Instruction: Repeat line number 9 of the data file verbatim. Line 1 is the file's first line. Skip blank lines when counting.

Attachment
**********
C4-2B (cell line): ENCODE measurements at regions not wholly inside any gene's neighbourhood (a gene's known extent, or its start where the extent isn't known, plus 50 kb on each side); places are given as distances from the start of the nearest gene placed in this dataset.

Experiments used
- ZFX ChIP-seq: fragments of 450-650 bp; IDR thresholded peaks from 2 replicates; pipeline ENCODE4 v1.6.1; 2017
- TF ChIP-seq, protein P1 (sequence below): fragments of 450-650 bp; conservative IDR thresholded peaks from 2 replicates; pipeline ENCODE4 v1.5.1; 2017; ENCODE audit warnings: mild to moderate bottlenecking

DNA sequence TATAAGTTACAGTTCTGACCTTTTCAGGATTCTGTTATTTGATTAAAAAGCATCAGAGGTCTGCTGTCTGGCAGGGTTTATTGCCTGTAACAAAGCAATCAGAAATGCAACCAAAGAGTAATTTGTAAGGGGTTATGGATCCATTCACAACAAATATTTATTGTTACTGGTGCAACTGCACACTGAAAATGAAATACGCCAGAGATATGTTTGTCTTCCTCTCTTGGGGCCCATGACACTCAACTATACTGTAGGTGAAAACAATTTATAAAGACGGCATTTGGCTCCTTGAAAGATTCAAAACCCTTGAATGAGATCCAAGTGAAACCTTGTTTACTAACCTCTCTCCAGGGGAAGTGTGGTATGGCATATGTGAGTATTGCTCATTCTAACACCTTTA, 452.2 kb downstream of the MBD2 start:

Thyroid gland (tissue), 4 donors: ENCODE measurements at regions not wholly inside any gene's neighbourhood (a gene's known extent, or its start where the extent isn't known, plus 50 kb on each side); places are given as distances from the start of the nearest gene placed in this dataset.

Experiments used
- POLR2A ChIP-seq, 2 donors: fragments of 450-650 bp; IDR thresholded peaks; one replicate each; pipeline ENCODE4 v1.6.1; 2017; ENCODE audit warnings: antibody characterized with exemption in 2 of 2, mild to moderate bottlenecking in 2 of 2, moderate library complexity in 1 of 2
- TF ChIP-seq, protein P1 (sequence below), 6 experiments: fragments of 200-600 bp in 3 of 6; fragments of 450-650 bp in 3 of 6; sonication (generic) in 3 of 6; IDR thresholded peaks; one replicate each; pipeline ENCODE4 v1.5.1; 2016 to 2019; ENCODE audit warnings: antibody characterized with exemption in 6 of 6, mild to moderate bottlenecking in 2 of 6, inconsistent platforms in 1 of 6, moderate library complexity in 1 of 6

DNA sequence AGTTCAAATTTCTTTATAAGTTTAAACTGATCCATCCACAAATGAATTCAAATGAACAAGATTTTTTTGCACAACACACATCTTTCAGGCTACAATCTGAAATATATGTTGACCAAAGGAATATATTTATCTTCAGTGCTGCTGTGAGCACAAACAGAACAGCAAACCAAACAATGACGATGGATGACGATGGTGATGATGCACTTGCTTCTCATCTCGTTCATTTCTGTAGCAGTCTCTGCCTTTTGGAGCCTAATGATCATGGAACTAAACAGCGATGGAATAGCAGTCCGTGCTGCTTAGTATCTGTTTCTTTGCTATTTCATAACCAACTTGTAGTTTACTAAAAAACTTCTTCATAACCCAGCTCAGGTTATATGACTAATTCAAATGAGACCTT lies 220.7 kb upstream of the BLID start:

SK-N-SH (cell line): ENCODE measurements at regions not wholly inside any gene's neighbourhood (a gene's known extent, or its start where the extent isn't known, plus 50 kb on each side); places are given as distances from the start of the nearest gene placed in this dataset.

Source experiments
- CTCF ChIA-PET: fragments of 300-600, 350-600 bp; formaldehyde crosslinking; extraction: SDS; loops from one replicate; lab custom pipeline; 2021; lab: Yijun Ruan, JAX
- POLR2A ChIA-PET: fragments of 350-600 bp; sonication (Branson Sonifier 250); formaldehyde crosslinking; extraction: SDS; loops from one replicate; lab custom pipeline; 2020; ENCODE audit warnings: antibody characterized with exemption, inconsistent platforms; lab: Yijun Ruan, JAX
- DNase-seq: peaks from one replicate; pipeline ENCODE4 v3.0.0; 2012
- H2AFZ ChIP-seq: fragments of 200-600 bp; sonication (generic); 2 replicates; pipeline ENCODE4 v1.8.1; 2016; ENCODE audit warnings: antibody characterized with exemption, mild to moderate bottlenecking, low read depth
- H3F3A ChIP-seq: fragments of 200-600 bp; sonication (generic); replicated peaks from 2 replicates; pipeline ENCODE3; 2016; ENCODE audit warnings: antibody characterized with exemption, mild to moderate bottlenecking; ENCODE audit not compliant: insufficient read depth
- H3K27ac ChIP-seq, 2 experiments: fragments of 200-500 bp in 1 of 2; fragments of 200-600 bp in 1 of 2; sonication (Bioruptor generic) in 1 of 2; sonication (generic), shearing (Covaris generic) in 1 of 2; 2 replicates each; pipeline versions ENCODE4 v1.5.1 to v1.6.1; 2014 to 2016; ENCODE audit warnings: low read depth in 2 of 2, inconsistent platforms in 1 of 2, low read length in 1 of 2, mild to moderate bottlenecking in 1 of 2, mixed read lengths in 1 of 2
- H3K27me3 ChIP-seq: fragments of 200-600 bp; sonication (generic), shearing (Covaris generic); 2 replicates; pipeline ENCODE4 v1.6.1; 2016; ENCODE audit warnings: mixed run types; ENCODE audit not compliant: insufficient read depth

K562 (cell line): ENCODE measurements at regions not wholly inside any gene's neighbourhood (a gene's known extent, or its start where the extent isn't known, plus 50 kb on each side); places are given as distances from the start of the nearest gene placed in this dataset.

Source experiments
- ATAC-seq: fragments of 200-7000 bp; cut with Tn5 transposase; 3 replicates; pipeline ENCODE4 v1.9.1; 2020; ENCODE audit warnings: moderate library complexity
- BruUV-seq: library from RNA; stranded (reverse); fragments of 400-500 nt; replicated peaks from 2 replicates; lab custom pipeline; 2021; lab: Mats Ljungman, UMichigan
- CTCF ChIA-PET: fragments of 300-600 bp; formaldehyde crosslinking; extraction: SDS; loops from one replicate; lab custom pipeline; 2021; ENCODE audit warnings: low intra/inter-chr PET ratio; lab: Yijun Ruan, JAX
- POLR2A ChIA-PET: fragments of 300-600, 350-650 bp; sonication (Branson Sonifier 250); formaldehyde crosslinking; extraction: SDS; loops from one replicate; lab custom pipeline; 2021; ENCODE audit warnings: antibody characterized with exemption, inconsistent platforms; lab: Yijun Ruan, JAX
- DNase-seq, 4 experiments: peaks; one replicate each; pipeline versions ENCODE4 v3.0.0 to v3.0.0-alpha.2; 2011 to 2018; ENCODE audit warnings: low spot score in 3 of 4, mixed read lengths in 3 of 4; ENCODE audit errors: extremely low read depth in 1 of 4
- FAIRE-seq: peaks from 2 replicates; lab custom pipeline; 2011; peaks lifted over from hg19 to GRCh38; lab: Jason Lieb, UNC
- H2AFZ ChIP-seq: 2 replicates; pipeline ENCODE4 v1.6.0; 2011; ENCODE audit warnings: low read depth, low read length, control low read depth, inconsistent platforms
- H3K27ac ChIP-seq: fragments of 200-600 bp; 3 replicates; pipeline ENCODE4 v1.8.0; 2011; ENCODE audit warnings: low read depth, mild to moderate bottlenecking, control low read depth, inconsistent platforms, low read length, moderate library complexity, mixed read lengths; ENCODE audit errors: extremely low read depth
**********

- TF ChIP-seq, protein P1 (sequence below), 6 experiments: fragments of 200-600 bp in 3 of 6; fragments of 450-650 bp in 3 of 6; sonication (generic) in 3 of 6; IDR thresholded peaks; one replicate each; pipeline ENCODE4 v1.5.1; 2016 to 2019; ENCODE audit warnings: antibody characterized with exemption in 6 of 6, mild to moderate bottlenecking in 2 of 6, inconsistent platforms in 1 of 6, moderate library complexity in 1 of 6